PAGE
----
REVIEW: Kid Cudi’s “Man On The Moon II: The Legend Of Mr. Rager”

Photobucket Kid Cudi is not a bad rapper, but I have yet to have a grasp on his music like others have. However, I found Man On The Moon II: The Legend Of Mr. Rager (Universal Motown) to be an improvement over Man on the Moon: The End of Day.

Kid Cudi sings a lot, or at least what he calls singing. It’s very dry and droll, and maybe that’s meant to sound like he’s emotional and melancholy. At his best, he comes off like a sharp dancehall reggae artists. He stands out because there aren’t many who are making music like him, at least not in hip-hop. It’s hard to tell at times if artists who create this music are trying to cash in on being pop, or they think this is what pop audiences would like to hear out of hip-hop. If you view him as a pop artist, this album is probably just under the latest projects from N*E*R*D. If you want to view Kid Cudi as someone who wants to make left-of-center hip-hop, he’s okay at it but what’s missing is the demented and freaky factors. Maybe mentioning suicide is odd in terms of hip-hop, and Kanye West has already milked it this year. I don’t know if the perception is “if white people can talk about suicide on their music and no one throws an issue, maybe they can lure them with our references.” If so, it’s corny, so stop.

I think half of these songs have the replay factor, I’d want to hear them again and if I heard them somewhere, I wouldn’t want to run out of the room. In this case, his many collaborators outshine him: Cee-Lo, Mary J. Blige, St. Vincent, and the aforementioned Kanye West. They are popular people to work with, but when you forget that it’s a Cudi album, that’s when it may have been too much.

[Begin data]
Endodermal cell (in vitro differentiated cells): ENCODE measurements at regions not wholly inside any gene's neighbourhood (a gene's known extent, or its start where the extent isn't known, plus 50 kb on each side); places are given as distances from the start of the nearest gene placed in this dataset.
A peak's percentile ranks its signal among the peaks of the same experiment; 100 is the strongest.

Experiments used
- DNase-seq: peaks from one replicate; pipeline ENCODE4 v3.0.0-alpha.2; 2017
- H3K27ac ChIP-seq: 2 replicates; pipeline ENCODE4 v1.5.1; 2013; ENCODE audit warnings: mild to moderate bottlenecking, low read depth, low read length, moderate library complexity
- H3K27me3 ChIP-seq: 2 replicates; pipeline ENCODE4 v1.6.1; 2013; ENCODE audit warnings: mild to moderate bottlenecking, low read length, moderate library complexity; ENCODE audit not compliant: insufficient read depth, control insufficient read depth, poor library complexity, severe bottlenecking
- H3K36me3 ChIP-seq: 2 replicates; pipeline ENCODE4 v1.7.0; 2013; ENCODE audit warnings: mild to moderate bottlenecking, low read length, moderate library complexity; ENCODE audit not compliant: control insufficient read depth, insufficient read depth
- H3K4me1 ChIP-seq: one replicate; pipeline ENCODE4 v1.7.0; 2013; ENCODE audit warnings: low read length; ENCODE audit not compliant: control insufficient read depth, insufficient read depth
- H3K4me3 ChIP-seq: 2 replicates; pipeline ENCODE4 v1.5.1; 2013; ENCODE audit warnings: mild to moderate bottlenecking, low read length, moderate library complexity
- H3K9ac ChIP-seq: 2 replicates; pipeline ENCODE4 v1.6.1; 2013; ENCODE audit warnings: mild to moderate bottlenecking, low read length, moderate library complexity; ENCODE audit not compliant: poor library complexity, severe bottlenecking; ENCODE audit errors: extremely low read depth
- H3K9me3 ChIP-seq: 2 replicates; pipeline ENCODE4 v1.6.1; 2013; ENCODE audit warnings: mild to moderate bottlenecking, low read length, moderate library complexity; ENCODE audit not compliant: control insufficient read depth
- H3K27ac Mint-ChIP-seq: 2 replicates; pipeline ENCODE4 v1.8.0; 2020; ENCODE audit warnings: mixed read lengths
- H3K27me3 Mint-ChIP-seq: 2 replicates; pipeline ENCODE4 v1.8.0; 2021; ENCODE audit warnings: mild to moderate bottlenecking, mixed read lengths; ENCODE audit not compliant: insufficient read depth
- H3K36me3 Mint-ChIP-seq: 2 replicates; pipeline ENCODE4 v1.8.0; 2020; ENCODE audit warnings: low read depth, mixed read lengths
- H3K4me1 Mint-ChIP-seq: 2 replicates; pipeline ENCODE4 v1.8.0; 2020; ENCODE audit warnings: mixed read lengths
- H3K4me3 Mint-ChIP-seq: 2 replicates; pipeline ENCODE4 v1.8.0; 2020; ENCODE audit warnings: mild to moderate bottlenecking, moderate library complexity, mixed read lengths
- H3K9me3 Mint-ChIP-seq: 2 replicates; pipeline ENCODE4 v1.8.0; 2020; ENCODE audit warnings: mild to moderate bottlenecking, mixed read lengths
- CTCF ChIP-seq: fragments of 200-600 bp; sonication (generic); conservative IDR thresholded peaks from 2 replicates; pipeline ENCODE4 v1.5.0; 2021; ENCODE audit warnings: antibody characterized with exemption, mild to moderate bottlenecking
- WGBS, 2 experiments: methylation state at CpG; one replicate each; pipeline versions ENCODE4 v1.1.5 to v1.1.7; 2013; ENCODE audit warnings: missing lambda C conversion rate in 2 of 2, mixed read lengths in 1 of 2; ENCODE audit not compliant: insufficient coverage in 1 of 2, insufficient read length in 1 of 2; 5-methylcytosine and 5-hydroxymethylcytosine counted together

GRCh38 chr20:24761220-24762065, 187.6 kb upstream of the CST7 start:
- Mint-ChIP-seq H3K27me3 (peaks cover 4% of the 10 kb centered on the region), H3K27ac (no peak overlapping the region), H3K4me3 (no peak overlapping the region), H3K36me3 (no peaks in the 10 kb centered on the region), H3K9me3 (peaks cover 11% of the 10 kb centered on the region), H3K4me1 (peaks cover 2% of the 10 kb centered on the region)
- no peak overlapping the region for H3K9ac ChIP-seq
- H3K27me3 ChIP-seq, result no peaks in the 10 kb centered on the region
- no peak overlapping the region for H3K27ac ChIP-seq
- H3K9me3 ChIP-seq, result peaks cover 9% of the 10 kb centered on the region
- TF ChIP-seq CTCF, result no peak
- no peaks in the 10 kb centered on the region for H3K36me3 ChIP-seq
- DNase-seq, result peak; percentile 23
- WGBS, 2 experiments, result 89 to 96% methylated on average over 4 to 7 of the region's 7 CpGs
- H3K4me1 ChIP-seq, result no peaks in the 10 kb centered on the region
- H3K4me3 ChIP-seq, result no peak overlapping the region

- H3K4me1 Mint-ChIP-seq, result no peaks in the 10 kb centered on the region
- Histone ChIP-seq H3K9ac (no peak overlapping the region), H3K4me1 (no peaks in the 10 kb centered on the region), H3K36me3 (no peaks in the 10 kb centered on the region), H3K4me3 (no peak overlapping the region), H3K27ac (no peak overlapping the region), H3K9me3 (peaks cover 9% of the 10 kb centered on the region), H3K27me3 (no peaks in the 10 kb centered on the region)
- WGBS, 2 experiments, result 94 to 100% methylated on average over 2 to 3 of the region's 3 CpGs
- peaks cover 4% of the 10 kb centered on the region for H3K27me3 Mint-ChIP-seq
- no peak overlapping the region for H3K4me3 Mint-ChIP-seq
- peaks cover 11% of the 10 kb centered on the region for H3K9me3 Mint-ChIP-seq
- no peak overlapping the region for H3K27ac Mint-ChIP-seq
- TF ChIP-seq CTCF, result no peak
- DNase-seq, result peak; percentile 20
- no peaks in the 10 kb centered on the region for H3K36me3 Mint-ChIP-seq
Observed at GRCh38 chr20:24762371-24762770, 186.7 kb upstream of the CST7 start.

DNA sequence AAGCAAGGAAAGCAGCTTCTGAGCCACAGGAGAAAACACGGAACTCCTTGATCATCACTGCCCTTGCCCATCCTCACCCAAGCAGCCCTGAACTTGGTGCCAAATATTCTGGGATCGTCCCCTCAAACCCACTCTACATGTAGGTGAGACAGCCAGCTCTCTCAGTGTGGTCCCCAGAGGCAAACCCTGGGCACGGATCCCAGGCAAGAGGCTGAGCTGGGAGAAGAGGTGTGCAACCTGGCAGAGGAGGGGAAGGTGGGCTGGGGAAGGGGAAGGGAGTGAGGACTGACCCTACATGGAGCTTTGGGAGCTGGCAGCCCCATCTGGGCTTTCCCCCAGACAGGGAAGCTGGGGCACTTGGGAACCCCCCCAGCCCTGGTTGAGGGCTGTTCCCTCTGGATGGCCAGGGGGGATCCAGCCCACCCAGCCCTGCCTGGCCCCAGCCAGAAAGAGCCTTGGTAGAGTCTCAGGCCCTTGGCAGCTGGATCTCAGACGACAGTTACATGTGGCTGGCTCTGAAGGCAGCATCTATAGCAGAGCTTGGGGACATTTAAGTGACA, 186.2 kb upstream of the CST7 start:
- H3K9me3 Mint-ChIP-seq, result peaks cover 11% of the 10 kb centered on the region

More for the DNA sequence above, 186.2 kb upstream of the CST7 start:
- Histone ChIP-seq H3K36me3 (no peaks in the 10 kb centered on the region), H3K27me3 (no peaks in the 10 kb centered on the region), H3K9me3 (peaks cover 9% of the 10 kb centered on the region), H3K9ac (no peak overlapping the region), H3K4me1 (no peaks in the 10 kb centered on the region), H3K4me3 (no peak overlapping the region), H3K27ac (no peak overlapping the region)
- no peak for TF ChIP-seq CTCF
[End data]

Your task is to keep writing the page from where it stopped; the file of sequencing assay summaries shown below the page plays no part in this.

I like what I like, but what I don’t like could be reconstructed into something very interesting. For me, Man On The Moon II: The Legend Of Mr. Rager is half interesting, and I’m sure he’ll continue to make solid halves before he reveals a concrete hole.

VIDEO: Cage’s “Captain Bumout”

Oh Cage, what have you done? This is the new Cage, and it’s already causing a shitstorm of comments from those who feel “it’s about damn time” to “now you’re acting white and privileged as you always have, welcome to the sellout club”, but he has always been someone who was left of left of center. Is he moving in a different direction, or simply continuing with his movement? Hell’s Winter this isn’t, but he hasn’t been back to that in years. Welcome (or not) the next phase.

VIDEO: Cage becomes one of the few artists to get any rotation on MTV in 2009

So is this MTV’s way of trying their best to find another white rapper to be their next Eminem-type discovery, or did the dying cable network finally wake the fuck up? Well, truth be told, it’s MTV2 but they have slowly molded into a carbon copy of what MTV is today.

But they occasionally squeeze out actual music, and they’re hyping up Cage this time with his new video, directed by Shia LeBeouf, but pfftt, is that what it takes to get hyped? With luck, people will finally wake up to the greatness that is cage, but we’ll see.

MTV2 is into this project so much, that Cage has made it possible for everyone to download his brand new I Never Knew You EP for free by heading to the MTV-affiliated